Microsoft unveils a concept touchscreen which you don't even need to touch

The display uses an array of sensors to detect your finger as it hovers over the screen

The innovative screen is just a concept for now
The innovative screen is just a concept for now

Microsoft has unveiled an experimental touchscreen which you don't even have to touch to use.

The innovative display, developed by a team of researchers at the company's Microsoft Research lab, uses an array of sensors on the front and sides of the phone to detect the user's finger when it's hovering above the screen.

This opens up a range of interesting new functionalities - for example, when playing video, the controls to pause, play and fast-forward only appear when the user goes to touch the screen, and disappear when the phone detects the finger has moved away.


Browsing webpages becomes a lot smoother, as well - hyperlinks, which can make a page look busy and confusing, aren't visible when a user is just reading an article.

When they move to tap the screen, however, the links become visible, with more appearing as the user's finger moves around the display.

Multi-touch features are also supported. The example video shows a user tapping on a file - with their finger in place, a secondary menu opens up close to their other finger, allowing them to open, share or delete the document.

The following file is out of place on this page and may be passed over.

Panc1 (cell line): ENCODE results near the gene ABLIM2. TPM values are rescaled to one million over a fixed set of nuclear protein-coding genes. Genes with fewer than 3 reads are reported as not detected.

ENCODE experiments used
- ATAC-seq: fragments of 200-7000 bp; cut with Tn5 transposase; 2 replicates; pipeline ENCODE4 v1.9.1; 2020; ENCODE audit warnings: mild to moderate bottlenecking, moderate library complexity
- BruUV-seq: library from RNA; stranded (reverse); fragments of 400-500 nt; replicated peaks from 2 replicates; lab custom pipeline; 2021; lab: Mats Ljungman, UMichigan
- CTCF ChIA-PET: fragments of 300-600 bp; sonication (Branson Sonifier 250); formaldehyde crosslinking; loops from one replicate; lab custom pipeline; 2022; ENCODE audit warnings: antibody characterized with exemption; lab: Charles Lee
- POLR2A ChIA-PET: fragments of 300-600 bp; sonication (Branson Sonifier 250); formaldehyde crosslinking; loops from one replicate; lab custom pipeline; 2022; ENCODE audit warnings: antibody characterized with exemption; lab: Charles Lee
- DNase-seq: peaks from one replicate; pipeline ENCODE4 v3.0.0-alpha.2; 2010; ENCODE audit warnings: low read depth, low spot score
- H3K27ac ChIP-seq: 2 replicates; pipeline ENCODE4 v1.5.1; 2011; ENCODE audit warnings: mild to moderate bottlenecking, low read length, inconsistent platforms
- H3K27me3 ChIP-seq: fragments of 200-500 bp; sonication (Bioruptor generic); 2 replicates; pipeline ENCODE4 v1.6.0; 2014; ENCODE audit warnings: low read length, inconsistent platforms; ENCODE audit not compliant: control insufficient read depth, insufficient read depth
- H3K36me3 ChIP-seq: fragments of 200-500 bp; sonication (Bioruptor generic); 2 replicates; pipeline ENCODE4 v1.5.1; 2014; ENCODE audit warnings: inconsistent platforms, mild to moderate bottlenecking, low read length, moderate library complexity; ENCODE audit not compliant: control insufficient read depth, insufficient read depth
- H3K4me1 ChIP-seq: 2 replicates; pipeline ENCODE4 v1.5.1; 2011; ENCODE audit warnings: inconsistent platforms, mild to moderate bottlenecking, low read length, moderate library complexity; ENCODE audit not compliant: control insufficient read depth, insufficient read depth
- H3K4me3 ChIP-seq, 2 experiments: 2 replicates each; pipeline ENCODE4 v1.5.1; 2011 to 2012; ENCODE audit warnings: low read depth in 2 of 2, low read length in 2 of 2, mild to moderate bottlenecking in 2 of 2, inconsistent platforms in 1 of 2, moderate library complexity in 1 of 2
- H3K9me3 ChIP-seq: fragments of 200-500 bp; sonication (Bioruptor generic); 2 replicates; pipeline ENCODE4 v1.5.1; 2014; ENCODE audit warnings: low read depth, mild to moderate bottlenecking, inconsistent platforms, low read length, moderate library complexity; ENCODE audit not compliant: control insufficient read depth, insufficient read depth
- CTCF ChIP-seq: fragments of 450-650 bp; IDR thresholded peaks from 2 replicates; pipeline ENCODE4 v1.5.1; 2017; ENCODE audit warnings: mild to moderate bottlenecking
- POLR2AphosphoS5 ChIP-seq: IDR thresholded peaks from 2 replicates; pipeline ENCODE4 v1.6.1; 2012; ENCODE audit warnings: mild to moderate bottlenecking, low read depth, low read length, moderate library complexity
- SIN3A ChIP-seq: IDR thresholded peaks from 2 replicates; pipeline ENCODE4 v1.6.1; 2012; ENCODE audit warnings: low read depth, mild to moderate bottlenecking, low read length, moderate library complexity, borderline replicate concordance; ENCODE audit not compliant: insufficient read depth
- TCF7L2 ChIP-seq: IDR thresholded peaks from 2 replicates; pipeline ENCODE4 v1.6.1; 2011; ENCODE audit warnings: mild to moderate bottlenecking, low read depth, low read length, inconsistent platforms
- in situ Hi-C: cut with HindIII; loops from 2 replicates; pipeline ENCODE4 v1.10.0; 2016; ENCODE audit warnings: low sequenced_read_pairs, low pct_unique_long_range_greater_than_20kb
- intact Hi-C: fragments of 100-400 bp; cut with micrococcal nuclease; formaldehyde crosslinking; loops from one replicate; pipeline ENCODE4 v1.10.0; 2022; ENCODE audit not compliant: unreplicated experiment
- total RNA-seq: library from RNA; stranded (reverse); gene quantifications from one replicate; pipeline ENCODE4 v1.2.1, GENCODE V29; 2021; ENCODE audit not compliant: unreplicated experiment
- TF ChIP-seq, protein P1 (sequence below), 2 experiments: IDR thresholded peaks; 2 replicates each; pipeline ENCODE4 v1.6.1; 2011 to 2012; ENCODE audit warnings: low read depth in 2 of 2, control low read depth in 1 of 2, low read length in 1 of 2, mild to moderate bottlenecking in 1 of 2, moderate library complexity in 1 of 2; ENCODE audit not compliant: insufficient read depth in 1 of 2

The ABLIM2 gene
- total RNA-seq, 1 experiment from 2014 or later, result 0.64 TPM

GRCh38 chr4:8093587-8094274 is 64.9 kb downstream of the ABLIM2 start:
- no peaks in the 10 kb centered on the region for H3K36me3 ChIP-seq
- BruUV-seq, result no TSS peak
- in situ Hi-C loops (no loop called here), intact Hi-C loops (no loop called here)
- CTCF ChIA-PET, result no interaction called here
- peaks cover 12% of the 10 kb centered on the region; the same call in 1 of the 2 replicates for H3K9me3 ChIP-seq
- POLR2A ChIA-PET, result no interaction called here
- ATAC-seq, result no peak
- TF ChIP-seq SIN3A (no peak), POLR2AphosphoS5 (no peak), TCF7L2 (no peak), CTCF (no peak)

Essentially, it's like Apple's Force Touch feature on the iPhone 6S, but just a bit more futuristic.

The video is definitely worth watching, especially considering how rare it is for a major smartphone manufacturer to come up with an interesting new hardware feature these days.

Unfortunately, don't expect any new phones with these features to land in shops any time soon. As The Verge reported in 2014, Microsoft was planning on including them in a flagship Windows phone, but the project was cancelled after developers struggled to build compatible apps.

The company is also stepping back from its broadly unsuccessful line of Lumia phones, although a Surface Phone is rumoured for launch next year.

It's hard to tell how well the unique interface would work in real life, or whether Microsoft is planning on bringing it to future devices. We'll just have to salivate over this concept video for the time being.

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